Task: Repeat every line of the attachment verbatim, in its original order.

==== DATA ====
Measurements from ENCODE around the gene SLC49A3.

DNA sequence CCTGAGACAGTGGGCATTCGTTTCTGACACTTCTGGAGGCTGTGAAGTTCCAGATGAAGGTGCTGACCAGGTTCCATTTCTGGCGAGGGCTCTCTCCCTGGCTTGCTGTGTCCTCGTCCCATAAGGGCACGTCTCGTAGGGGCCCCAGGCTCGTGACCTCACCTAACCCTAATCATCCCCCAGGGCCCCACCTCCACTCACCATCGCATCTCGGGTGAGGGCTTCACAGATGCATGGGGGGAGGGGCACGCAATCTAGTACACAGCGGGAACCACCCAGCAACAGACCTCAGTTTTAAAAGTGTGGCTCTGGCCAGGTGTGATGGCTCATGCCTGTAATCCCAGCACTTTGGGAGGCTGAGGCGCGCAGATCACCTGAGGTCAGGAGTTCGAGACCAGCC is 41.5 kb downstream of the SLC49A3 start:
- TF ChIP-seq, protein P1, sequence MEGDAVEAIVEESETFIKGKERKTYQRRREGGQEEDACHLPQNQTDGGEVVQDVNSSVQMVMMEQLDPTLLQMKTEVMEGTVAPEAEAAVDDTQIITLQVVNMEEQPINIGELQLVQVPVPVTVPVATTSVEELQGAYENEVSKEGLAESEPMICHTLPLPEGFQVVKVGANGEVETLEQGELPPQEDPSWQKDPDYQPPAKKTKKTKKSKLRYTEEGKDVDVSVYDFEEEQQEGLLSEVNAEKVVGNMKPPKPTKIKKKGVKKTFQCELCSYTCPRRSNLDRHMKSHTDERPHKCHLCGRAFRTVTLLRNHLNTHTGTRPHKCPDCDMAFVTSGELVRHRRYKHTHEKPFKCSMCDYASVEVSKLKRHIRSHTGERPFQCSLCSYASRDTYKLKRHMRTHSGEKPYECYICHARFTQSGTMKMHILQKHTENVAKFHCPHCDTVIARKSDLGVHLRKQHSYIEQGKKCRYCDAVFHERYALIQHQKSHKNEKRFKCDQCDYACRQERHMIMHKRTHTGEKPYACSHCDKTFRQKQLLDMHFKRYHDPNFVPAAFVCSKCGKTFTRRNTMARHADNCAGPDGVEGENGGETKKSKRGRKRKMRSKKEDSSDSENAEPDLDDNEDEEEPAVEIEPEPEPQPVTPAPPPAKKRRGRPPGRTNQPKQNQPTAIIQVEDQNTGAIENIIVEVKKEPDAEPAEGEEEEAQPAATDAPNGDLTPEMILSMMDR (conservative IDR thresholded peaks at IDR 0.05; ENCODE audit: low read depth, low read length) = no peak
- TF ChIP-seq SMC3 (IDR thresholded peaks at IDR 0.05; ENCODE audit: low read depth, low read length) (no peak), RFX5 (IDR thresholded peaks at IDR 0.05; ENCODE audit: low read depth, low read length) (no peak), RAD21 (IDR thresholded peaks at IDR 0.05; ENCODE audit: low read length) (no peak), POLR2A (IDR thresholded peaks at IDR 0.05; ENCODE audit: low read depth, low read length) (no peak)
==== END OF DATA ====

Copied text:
Measurements from ENCODE around the gene SLC49A3.

DNA sequence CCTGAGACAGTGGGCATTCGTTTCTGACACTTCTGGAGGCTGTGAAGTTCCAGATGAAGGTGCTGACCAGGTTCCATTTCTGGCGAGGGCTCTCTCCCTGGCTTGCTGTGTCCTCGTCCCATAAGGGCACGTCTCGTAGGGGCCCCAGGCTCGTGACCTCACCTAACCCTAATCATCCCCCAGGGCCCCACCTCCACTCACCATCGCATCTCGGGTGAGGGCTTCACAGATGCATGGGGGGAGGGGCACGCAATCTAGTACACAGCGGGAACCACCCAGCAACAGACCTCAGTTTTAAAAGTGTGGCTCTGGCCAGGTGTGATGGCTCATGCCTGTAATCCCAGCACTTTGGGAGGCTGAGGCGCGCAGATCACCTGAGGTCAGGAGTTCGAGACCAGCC is 41.5 kb downstream of the SLC49A3 start:
- TF ChIP-seq, protein P1, sequence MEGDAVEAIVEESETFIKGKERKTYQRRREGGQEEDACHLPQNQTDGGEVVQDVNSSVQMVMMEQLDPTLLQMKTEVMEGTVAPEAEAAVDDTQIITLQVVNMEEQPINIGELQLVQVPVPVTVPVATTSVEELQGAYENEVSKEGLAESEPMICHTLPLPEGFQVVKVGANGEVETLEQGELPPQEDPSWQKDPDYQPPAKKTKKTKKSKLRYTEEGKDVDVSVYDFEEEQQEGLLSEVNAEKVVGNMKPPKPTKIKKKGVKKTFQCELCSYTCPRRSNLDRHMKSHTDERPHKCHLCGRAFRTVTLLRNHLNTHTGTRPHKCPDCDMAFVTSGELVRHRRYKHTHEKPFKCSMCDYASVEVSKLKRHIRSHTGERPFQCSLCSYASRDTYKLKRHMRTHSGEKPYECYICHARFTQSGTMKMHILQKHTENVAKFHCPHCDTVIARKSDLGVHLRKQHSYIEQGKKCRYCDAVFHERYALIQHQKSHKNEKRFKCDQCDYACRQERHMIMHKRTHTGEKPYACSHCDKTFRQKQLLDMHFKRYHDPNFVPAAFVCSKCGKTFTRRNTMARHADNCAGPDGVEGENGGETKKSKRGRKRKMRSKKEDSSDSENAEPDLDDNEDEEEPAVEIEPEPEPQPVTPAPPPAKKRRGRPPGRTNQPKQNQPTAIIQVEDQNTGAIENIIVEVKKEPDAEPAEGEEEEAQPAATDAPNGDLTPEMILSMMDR (conservative IDR thresholded peaks at IDR 0.05; ENCODE audit: low read depth, low read length) = no peak
- TF ChIP-seq SMC3 (IDR thresholded peaks at IDR 0.05; ENCODE audit: low read depth, low read length) (no peak), RFX5 (IDR thresholded peaks at IDR 0.05; ENCODE audit: low read depth, low read length) (no peak), RAD21 (IDR thresholded peaks at IDR 0.05; ENCODE audit: low read length) (no peak), POLR2A (IDR thresholded peaks at IDR 0.05; ENCODE audit: low read depth, low read length) (no peak)